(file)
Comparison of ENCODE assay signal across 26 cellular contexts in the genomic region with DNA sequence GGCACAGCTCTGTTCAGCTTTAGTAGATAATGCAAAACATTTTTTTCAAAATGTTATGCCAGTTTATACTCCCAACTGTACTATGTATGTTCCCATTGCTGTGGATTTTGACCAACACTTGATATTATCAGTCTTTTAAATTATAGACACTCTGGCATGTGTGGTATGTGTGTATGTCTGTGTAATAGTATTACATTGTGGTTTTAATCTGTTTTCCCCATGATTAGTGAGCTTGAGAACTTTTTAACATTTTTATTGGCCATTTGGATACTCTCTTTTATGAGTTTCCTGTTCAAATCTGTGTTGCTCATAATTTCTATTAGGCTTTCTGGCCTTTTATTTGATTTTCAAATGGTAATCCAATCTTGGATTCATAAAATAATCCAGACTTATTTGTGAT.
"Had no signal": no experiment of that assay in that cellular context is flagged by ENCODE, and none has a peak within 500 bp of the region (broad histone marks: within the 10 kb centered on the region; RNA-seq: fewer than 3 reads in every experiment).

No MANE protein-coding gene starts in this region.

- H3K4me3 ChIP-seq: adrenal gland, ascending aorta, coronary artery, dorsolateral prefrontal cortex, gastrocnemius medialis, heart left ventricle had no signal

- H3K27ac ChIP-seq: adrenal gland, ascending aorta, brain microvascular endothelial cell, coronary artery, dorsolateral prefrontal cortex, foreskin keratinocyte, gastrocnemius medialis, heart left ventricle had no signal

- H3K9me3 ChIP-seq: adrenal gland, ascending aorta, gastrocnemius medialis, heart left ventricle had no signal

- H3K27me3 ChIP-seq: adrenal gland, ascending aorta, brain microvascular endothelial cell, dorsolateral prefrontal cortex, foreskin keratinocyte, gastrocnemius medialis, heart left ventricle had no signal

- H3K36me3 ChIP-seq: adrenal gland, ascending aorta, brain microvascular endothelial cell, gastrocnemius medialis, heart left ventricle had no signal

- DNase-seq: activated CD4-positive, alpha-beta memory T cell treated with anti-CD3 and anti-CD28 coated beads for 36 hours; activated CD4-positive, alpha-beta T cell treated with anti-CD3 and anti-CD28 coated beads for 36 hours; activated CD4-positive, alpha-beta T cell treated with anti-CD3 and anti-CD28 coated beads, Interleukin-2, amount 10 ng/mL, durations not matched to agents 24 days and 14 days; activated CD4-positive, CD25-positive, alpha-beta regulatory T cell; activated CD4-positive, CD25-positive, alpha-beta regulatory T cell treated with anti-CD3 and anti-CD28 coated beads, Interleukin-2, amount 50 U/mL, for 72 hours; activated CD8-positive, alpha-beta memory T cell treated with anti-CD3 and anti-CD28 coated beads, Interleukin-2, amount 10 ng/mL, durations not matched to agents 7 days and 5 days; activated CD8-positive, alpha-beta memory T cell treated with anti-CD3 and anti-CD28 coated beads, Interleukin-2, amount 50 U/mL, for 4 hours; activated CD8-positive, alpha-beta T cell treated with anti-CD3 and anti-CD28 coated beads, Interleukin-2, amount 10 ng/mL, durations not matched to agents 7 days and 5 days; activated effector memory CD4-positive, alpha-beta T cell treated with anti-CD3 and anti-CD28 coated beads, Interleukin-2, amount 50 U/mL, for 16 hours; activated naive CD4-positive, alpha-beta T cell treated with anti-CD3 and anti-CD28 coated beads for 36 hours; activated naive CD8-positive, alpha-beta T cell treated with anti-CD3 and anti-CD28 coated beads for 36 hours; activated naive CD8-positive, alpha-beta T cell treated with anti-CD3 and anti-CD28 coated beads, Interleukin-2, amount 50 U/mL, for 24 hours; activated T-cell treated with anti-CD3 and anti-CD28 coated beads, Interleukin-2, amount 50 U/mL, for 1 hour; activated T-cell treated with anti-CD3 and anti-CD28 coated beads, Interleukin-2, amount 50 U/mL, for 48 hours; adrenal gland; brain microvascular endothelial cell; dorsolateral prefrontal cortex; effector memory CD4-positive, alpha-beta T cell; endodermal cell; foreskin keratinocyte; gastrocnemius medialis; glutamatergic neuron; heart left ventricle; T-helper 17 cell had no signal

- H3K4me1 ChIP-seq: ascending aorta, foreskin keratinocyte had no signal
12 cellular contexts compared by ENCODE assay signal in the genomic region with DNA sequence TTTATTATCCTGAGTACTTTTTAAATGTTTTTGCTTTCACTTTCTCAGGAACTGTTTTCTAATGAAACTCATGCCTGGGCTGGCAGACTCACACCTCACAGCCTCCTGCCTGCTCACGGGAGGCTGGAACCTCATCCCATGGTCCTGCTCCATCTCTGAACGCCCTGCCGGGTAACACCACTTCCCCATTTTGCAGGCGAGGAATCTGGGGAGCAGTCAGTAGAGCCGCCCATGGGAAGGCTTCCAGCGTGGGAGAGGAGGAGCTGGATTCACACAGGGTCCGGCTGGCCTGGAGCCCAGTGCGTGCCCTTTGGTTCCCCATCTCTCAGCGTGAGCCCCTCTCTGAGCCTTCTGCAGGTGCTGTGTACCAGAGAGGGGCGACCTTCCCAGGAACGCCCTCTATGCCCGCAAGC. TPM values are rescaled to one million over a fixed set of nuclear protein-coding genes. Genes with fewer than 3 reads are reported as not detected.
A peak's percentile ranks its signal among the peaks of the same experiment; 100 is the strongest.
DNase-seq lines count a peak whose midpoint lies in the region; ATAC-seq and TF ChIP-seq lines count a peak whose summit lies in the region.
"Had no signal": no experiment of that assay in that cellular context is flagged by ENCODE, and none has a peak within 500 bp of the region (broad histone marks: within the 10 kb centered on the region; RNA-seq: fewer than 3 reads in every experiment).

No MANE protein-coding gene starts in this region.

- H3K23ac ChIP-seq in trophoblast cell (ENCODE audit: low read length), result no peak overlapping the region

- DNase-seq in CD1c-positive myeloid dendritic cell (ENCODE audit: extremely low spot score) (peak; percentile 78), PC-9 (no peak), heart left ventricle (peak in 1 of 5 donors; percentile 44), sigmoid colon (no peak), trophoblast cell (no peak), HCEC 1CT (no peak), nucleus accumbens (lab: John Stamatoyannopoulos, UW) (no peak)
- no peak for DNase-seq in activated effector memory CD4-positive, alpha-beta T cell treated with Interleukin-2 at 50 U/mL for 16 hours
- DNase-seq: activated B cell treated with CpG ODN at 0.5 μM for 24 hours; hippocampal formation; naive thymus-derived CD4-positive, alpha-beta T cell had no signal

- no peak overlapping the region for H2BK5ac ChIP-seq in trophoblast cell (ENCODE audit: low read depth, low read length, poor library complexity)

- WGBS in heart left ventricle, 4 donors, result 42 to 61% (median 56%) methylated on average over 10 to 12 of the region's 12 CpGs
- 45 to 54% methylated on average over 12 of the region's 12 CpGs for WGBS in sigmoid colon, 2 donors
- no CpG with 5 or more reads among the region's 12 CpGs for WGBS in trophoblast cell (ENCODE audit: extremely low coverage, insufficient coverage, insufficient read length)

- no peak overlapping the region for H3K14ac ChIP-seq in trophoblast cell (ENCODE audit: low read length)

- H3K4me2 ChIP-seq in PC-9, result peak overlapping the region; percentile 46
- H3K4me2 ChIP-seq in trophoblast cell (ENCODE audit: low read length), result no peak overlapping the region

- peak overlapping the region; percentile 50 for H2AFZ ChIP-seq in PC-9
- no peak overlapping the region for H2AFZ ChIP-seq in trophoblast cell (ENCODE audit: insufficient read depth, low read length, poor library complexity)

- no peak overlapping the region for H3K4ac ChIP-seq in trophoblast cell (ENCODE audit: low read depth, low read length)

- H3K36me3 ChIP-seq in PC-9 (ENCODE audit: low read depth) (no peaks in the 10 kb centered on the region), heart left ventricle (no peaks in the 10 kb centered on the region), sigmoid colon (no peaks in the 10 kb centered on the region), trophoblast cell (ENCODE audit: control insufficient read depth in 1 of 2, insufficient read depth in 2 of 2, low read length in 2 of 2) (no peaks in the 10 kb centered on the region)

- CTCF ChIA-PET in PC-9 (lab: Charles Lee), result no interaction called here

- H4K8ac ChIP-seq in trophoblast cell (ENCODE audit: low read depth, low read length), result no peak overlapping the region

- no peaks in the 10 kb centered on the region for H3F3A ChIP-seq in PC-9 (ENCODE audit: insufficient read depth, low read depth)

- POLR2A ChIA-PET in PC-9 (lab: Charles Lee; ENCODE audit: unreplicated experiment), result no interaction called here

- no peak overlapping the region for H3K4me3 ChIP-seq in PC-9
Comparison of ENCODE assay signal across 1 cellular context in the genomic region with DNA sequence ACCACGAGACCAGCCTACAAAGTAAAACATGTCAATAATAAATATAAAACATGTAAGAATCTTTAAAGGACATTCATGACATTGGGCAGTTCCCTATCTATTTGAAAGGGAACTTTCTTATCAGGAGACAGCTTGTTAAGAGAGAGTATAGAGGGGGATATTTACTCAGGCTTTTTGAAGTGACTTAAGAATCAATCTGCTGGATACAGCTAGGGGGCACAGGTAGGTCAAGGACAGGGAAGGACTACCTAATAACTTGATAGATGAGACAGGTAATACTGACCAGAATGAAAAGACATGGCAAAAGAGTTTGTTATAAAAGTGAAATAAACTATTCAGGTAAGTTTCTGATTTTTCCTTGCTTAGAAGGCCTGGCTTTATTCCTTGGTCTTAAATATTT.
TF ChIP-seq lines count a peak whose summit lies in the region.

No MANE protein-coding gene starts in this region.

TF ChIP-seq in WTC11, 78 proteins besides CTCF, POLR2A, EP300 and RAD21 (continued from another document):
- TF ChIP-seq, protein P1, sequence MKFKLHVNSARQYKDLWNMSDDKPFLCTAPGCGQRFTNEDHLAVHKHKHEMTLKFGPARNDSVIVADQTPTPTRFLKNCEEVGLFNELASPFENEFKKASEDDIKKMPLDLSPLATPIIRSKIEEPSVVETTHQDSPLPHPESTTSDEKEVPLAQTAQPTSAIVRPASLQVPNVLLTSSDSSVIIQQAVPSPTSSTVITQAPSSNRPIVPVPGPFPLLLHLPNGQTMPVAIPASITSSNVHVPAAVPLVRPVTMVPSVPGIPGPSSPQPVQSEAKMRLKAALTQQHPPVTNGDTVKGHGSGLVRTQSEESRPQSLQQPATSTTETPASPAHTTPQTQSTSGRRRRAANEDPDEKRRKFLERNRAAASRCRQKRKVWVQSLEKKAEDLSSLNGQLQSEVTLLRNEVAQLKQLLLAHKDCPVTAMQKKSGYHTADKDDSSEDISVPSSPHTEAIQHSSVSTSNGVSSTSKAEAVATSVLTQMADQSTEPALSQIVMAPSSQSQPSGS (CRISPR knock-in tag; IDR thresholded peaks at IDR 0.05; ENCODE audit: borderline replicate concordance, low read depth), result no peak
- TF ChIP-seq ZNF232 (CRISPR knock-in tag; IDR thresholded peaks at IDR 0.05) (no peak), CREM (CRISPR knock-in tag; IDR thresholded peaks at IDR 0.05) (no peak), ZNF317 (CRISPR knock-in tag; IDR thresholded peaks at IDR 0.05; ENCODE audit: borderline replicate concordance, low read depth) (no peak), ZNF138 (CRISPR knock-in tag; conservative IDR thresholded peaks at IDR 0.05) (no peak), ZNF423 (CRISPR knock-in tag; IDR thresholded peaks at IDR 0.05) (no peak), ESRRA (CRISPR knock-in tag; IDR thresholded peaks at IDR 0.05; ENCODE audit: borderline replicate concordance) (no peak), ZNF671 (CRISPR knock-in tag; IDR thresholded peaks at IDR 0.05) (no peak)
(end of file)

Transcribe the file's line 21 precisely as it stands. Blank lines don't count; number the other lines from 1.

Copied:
- WGBS in heart left ventricle, 4 donors, result 42 to 61% (median 56%) methylated on average over 10 to 12 of the region's 12 CpGs